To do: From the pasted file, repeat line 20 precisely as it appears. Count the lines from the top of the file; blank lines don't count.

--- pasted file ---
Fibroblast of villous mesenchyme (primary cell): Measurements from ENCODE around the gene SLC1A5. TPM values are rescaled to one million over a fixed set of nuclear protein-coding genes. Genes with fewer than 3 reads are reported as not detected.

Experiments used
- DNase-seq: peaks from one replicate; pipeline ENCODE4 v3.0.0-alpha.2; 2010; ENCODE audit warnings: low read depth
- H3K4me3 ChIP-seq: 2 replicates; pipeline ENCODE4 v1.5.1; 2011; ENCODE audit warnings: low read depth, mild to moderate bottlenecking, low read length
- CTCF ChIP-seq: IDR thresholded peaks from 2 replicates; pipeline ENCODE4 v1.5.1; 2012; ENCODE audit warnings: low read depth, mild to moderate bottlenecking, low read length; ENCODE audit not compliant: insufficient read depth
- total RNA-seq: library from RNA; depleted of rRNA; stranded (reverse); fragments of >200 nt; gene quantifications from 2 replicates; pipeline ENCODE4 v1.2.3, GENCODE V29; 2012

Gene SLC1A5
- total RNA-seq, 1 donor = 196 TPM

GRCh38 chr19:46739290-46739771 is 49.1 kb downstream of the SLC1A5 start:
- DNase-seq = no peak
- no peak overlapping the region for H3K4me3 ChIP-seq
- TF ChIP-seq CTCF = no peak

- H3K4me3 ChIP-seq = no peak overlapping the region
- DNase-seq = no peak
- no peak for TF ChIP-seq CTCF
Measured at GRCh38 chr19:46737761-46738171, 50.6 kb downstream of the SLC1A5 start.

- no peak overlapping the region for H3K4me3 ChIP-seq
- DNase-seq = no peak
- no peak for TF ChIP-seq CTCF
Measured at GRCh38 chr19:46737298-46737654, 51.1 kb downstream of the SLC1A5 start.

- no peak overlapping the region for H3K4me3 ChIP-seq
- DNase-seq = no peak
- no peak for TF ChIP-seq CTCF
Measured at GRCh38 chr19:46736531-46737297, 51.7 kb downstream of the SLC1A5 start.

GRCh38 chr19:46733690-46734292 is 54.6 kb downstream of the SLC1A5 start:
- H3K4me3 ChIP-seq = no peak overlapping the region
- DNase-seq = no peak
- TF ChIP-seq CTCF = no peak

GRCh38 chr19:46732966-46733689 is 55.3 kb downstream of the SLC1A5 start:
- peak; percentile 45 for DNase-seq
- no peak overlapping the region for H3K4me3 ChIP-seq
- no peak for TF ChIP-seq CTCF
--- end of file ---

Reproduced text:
Measured at GRCh38 chr19:46737298-46737654, 51.1 kb downstream of the SLC1A5 start.